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Spread Of State Surveillance Is Global Social Control Project
Governments are building a "global registration and surveillance infrastructure" in the US-led "war on terror", civil liberty groups warned yesterday.
The aim is to monitor the movements and activities of entire populations in what campaigners call "an unprecedented project of social control".
The warning came from the International Civil Liberties Monitoring Group, including the American Civil Liberties Union, and Statewatch, a UK-based bulletin which tracks developments in the EU.
They point to the system whereby all visitors to the US are to be digitally photographed and fingerprinted. The EU has agreed that member states must fingerprint all passport holders by the end of 2007. The information will be held on databases.
National ID cards, they warn, will become a "globally interoperable biometric passport". The setting up of airlines' passenger name records (PNRs) could include more than 60 different kinds of information, including meal choices which could reveal personal, religious or ethnic affiliations.
The US and EU governments are expanding legal powers to eavesdrop and to store the product of intercepted personal communications, the groups warn.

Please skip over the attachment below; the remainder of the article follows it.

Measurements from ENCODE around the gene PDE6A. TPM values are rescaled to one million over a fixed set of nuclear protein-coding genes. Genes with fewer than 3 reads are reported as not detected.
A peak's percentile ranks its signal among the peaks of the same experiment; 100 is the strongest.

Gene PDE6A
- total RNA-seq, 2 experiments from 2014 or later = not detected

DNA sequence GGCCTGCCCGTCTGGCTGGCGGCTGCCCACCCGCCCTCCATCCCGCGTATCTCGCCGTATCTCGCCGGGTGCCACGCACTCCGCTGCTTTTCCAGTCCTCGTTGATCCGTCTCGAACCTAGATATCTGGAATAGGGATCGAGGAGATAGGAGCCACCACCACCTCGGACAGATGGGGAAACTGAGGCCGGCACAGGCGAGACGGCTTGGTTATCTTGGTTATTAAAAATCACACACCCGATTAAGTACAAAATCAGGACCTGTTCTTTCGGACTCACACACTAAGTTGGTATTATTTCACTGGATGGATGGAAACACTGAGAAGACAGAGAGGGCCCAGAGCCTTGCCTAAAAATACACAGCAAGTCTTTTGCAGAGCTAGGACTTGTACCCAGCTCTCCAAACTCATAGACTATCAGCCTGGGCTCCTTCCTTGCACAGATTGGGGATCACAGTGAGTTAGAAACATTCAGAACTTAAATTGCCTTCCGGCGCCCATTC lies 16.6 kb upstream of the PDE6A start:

They also point to an agreement between Europol - the EU's incipient police headquarters - and the US giving what they say will be an unlimited number of American agencies access to sensitive information on the race, political opinions, religious beliefs, health and sexual life of individuals.
The groups point to increasingly close cooperation between national police, security, intelligence, and military establishments.
To achieve their ends, they say, governments have suspended judicial oversight over law enforcement agents and public officials, concentrated unprecedented power in the hands of the executive arm of government, and rolled back criminal law and due process protections that balance the rights of individuals against the power of the state.
These initiatives, say the civil liberty groups,
are not effective in identifying terrorists.